Review by Liz Eichler of “Lady Windermere’s Fan”: CCM Acting

I love a good Oscar Wilde play. Wilde was an aesthete – a lover of beauty, a personality, and an a multifaceted Victorian Irishman. “Lady Windermere’s Fan,” produced October 2-6 at University of Cincinnati’s CCM Acting Program, is one of Wilde’s first successful plays, written as an English comedy of manners, with sophistication, accents, wit, pomposity, love, innocence, and a sprinkle of naughtiness.  Presenting this genre is extremely hard to do, especially for a college, but CCM’s Acting Program has delivered a production of which they should be proud.

Zoe Cotzias in “Lady Windermere’s Fan”

“Lady Windermere’s Fan” has the subtitle “A Play About a Good Woman.” The play attempts to define and denounce “good.” It is the story of Lady Margaret Windermere (Zoe Cotzias) as she prepares to celebrate her birthday with a small ball that evening. She was raised by a father in a rather black and white world (one is either good or bad) and when her husband (Eli Lucas) asks her to invite Mrs. Erlynne (Olivia Buss), a woman known to be bad by society, Lady Windermere balks. Erlynne eventually attends the ball, amid whispers, yet we meet a beautiful, powerful woman. There are some wonderful moments as you follow the complications of love and honor. And some of Wilde’s clever lines are highlighted – “We are all in the gutter, but some of us are looking at the stars,” “I can resist anything but temptation,” and “Gossip is charming!…But scandal is gossip made tedious by morality.” There are many laughs, including “only once have I known a mother’s feelings…they were terrible!” The entire ensemble does an admirable job, earning a standing ovation.

Before the show, as the audience awaits, you marvel at a three-story window, substantial interior archways, and a lovely oriental rug, evoking a simple, but well-appointed room. You know you are in society, especially as the rich classical pre-show music guides you to another time and place. The musical interludes are well chosen and have some fun at the end (sound designer Zachory Evans).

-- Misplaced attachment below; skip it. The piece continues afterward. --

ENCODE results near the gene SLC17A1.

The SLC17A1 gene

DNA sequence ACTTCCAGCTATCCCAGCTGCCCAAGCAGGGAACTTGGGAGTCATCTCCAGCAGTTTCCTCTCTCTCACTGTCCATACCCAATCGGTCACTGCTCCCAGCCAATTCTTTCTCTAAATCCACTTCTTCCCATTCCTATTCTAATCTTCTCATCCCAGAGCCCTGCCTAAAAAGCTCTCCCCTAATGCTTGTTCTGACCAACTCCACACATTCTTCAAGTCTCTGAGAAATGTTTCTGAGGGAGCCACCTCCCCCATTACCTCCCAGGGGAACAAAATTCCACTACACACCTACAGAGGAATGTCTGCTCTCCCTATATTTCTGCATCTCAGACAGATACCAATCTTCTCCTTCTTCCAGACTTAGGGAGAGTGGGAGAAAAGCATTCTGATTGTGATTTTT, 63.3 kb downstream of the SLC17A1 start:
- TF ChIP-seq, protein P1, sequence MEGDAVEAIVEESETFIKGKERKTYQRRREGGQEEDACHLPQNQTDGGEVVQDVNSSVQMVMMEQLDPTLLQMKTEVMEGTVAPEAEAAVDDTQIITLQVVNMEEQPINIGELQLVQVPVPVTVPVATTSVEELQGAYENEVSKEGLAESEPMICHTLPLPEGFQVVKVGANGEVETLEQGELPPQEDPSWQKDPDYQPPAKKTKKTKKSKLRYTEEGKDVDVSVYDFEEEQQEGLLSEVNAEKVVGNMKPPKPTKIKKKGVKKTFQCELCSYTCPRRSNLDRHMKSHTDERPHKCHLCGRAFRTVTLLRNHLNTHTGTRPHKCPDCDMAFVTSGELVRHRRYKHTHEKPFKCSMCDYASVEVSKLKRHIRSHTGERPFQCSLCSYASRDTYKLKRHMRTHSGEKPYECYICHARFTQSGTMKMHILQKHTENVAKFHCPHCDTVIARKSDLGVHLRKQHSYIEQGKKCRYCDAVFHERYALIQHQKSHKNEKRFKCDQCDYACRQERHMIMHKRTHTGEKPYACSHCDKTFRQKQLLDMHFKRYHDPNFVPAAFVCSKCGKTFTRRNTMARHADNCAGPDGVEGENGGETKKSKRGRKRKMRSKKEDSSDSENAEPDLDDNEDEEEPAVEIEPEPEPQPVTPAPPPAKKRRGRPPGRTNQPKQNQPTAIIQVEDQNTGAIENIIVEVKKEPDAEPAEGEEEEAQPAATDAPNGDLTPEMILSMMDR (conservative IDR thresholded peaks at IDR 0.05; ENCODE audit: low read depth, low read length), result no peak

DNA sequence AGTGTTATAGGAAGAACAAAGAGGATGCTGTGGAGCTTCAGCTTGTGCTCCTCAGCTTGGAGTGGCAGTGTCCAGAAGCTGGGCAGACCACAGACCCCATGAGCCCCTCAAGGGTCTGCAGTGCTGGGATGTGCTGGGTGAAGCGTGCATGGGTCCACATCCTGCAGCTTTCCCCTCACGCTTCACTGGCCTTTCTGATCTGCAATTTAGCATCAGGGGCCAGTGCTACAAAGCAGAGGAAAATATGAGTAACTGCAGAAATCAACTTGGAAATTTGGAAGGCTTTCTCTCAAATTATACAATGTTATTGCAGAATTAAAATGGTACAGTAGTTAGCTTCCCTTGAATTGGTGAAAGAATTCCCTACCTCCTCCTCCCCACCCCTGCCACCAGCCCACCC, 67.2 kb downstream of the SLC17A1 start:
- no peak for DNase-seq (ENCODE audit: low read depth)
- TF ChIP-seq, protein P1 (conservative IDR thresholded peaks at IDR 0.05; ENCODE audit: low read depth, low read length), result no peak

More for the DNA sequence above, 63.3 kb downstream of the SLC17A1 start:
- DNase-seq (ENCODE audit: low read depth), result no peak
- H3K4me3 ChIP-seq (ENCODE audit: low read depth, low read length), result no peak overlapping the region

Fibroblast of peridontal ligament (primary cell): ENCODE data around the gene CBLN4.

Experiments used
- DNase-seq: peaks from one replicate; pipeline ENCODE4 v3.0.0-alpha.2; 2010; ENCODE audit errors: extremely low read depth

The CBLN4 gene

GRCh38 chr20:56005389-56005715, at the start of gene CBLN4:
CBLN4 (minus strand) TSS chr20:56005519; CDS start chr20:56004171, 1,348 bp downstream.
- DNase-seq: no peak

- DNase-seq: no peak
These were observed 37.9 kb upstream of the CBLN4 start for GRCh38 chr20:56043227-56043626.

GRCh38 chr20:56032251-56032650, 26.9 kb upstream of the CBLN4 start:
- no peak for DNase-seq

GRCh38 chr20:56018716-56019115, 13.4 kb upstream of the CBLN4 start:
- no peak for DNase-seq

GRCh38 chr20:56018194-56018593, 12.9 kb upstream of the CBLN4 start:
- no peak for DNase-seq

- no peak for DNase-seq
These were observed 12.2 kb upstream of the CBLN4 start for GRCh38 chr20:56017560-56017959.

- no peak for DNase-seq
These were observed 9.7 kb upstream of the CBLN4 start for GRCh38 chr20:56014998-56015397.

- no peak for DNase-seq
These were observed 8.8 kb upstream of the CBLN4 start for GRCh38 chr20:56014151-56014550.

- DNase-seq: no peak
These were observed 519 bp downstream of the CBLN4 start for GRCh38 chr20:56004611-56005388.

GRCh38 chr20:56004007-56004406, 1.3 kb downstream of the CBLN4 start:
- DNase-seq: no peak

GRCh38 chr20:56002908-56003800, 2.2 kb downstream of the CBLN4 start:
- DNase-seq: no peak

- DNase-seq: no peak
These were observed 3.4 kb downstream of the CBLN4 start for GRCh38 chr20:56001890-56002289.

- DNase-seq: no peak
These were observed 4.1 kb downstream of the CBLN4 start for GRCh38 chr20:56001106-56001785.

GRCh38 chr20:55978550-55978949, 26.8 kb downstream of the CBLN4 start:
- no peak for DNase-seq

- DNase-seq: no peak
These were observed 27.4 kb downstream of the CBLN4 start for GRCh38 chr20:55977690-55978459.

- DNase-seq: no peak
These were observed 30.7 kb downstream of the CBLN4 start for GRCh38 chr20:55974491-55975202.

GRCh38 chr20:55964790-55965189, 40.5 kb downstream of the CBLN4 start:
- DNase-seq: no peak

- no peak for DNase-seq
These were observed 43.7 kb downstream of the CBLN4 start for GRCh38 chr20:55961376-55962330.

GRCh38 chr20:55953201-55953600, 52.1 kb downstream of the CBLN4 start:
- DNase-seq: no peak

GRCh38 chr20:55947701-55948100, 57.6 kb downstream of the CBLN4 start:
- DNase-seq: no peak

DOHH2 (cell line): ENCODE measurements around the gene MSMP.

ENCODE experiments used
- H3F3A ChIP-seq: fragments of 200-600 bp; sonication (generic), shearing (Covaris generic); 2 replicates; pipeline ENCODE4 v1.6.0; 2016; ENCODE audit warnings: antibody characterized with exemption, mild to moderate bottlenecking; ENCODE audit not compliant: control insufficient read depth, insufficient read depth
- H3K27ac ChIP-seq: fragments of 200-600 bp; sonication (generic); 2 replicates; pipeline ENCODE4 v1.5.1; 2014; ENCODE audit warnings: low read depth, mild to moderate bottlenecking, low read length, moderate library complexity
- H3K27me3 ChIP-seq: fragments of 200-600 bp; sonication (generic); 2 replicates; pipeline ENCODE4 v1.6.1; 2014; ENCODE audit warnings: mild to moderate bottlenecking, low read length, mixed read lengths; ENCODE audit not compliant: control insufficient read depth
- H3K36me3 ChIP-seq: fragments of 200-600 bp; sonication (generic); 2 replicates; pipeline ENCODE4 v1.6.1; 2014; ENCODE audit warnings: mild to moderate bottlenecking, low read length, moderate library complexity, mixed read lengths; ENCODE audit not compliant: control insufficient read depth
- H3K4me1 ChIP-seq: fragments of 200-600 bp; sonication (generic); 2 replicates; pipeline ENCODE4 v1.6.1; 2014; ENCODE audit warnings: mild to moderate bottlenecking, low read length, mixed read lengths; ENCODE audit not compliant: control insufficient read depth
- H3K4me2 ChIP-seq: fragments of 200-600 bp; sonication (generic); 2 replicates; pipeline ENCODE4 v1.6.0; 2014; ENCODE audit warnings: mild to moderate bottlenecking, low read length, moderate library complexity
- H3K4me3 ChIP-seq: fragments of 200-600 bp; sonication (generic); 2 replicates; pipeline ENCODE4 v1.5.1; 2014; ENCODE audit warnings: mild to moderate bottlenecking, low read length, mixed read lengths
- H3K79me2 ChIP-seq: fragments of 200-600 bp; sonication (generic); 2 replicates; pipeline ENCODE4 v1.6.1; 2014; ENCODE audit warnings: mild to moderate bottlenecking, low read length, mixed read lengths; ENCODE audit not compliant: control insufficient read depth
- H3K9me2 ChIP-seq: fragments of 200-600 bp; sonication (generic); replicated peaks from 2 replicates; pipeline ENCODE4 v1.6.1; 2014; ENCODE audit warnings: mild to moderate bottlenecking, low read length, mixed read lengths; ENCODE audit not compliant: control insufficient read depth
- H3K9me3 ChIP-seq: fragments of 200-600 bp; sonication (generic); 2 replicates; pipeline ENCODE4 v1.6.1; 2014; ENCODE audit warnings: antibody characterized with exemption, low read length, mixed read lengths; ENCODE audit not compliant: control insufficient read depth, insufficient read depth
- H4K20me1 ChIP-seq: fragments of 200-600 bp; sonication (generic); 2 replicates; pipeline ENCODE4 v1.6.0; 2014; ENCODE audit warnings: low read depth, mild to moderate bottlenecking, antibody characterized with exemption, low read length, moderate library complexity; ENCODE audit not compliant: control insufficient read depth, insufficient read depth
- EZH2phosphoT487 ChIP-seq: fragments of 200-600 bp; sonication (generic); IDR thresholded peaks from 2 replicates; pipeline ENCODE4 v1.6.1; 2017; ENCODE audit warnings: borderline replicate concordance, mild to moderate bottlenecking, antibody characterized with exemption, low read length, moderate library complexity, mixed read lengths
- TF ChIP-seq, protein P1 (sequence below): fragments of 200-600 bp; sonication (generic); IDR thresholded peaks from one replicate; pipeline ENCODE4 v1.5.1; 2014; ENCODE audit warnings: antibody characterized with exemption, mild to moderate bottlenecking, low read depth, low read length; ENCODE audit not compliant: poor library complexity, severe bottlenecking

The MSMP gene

The archways are highlighted by dramatic and rich lighting, (lighting designer Rachael Blackwell) guiding you through the emotions of the play, and tightly focused moments. What a joy to watch the scene changes, as director Susan Felder makes them seamless and integrated, using the servants to further illustrate the world revolves around the main characters. Felder ensures her cast utilizes every portion of the set (including behind the curtains!) making sure the audience is always able to see and hear the performers.

The clothing is magnificent! Costume designer Christa Hanks has joined together a world of beautiful day dresses and sumptuous ball gowns, well fitting suits, and servants’ dresses and livery. The main characters pop in jewel tones, while the others are richly textured neutrals, all topped off by lovely millinery. During the curtain call is where you will see the painstaking age makeup (Makeup and Wigs by Oran Wongpandid) which for the most part, made these college students appear believably older. 

The director’s notes mention that the play came a few years after Ibsen’s groundbreaking “A Doll’s House,” which rocked society then–and still today—as we still question how a mother can abandon or forget a child.  Try to catch the last performances of “Lady Windermere’s Fan.” You will get to chew on some universal themes, such as motherhood, love, gossip and honor, wrapped in a beautiful package. Call the Box Office at 513-556-4183.